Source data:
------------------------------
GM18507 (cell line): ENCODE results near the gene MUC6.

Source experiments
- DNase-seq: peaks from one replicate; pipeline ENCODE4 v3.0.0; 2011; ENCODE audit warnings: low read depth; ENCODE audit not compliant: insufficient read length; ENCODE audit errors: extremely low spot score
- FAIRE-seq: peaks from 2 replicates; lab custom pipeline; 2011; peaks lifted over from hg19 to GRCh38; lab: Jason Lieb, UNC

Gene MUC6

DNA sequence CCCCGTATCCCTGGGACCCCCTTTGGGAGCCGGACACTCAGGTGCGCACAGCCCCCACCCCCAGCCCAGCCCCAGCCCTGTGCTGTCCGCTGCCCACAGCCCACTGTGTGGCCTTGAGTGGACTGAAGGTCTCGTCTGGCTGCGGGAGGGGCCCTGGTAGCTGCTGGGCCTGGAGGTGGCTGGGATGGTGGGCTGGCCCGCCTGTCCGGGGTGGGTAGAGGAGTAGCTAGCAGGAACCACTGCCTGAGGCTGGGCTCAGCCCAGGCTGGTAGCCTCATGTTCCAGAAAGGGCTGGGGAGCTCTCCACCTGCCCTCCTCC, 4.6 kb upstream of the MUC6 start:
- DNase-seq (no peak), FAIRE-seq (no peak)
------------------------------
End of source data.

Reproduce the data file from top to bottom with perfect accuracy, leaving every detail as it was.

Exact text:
GM18507 (cell line): ENCODE results near the gene MUC6.

Source experiments
- DNase-seq: peaks from one replicate; pipeline ENCODE4 v3.0.0; 2011; ENCODE audit warnings: low read depth; ENCODE audit not compliant: insufficient read length; ENCODE audit errors: extremely low spot score
- FAIRE-seq: peaks from 2 replicates; lab custom pipeline; 2011; peaks lifted over from hg19 to GRCh38; lab: Jason Lieb, UNC

Gene MUC6

DNA sequence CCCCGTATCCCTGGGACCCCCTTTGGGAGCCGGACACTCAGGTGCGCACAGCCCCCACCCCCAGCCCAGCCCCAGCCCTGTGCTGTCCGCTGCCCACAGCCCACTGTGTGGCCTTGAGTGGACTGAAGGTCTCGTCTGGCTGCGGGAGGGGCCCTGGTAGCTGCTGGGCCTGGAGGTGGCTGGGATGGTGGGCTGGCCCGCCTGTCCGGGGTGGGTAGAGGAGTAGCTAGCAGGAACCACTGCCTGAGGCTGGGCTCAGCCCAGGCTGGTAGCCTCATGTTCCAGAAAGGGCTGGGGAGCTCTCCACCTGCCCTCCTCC, 4.6 kb upstream of the MUC6 start:
- DNase-seq (no peak), FAIRE-seq (no peak)